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Ep. 88 Rattlesnake Safety with Brighton Peachy

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We hope you can all avoid rattlesnake bites, and Brighton Peachy has tips for that, but in case you or anyone you know ever gets bit by a rattlesnake, we want you to know all the steps to take. Today’s episode is very important! The more you know, the better prepared you can be.

Brighton Peachy, is a Wilderness EMT & a mom of 3 little boys (ages 5,4, and 1). Her family loves getting outdoors through climbing, backpacking, & mountain biking. They recently converted a van that they lived in for the summer as they travel across the country. Before kids, Brighton got her Bachelor’s degree in Wilderness Rescue. She has worked as an EMT for the last 8 years in the ER and has also worked on Salt Lake County Search and Rescue Team. She teaches Wilderness First Aid courses to help people feel more prepared going into the backcountry.

Brighton is naturally very afraid of snakes. But learning more has made her feel more confident when coming across them. Summer is “peak” snake season in Utah.

Things You Can Do to Avoid Rattlesnakes and Their Bites: 

  • Listen for the sound of a rattlesnake – they sound like a distinct rattle; try locate direction of rattlesnake, so you don’t get closer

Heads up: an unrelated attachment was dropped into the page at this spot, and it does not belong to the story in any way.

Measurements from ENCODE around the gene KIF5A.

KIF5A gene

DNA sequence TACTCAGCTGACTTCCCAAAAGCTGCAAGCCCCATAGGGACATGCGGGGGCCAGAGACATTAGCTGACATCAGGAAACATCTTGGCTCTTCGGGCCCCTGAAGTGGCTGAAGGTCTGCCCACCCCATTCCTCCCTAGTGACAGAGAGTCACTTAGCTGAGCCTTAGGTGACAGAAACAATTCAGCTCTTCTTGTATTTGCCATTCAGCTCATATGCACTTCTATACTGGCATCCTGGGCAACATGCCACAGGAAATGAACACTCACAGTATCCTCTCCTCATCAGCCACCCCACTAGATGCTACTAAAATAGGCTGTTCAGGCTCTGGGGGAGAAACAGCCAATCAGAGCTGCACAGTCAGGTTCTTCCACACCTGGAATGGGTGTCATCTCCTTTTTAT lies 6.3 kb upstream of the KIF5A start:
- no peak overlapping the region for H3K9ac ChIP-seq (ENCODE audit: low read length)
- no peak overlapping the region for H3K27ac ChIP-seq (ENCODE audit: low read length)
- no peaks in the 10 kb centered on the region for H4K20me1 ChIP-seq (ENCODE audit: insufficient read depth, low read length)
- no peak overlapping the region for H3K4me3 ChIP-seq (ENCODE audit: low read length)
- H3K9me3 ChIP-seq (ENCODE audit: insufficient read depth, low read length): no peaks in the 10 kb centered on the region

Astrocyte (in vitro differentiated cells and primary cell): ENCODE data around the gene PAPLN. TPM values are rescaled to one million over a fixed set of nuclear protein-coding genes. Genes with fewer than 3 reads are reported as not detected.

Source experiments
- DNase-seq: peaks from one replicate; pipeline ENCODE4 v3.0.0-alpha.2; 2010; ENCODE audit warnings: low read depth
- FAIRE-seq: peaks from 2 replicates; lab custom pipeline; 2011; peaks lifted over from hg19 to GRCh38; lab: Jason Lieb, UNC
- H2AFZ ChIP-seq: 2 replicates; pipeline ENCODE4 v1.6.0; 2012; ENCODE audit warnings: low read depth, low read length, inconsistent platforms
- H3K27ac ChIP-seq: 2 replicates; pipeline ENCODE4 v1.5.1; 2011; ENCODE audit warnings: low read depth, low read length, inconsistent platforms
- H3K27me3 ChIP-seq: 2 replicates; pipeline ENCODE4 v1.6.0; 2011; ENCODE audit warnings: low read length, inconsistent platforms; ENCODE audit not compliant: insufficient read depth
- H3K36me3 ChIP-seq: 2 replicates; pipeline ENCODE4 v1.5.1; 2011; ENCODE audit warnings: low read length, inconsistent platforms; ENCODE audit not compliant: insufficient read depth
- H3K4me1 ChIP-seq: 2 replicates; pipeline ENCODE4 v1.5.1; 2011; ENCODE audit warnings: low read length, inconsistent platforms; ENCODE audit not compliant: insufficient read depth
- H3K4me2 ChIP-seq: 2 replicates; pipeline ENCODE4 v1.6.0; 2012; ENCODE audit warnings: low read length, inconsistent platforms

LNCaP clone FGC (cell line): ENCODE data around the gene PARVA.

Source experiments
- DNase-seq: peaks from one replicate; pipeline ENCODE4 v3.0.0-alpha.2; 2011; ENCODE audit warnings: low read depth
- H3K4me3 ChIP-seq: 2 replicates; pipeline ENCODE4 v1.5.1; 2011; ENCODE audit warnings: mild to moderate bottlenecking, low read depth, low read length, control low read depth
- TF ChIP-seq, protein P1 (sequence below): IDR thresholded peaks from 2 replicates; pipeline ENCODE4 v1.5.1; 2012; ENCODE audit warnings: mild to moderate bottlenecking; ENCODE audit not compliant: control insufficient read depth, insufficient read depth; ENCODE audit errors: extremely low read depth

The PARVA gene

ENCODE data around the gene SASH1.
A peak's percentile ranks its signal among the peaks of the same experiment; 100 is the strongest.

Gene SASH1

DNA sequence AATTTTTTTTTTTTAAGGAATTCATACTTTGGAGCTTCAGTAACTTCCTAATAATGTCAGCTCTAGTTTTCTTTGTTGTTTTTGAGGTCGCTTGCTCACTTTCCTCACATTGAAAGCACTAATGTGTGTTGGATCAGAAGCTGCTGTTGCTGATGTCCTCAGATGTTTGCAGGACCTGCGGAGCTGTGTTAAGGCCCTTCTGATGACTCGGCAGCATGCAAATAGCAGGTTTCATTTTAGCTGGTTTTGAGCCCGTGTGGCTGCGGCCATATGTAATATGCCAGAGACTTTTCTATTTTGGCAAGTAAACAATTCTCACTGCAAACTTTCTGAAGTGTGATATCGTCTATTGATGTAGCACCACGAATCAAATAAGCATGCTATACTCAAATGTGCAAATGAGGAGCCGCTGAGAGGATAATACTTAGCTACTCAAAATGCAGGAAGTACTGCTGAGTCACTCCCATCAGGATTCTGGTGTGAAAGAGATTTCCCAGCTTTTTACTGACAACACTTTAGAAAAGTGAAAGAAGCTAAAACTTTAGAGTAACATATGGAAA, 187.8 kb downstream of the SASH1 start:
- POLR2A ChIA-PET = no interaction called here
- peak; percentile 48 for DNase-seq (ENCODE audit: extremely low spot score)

• Stay back! – they can strike up to 5 feet and usually forward, so move back and diagonally (or sideways and back)
  • Teach kids not to approach (keep kids close) – practise this ahead of time
  • Do not throw rocks or sticks at snake – will cause the snake to attack more; it’s also illegal to hurt a rattlesnake in some areas
  • Alert others! – determine if it makes sense to continue on adventure or not, because there will likely be more rattlesnakes
  • You cannot hear baby rattlesnakes, but they will usually hang out on rocks or between rocks, or in the cracks

If Someone Gets Bit by a Rattlesnake: 

  • Move away so you don’t get bit again; Stay calm and remain still – stress and tension can spread the venom (breathe and think of next steps)
  • Remove restrictive clothing, jewellery, shoes – swelling is common
  • Position bite below heart – so venom doesn’t spread
  • Call 911 for help and/or to let hospital know you’re coming – not all hospitals have the anti-venom and they need time to prepare
  • Carry the person who was bit or immobilize site – do not run, because again, we don’t want to increase heart rate
  • Rinse with water and soap – ideally not hand sanitizer; this step can be done in ambulance or at hospital, or earlier if you’re on a backcountry trip

Some No-No’s After Rattlesnake Bites: 

  • Do not suck out venom
  • Do not apply tourniquet
  • Do not apply ice
  • Do not drink caffeine or alcohol
  • Do not take blood thinning medications like pain killers
  • Do not increase heart rate
  • Do not try catch the snake

Do not let the fear of snakes keep you from getting outside! Be prepared. 

Pendleton Blanket Recommendation (found at Costco):

Podcast Recommendation: Out Alive

Follow Brighton on IG and TikTok: @brightonpeachy


Thank you to Keen Footwear for sponsoring today’s podcast! Check out

Today’s Host: @adriannaadventures & @laurenrodycheberle from @kidswhoexplore
Production: @kpmediaproductions. Music: @michaelferraro_music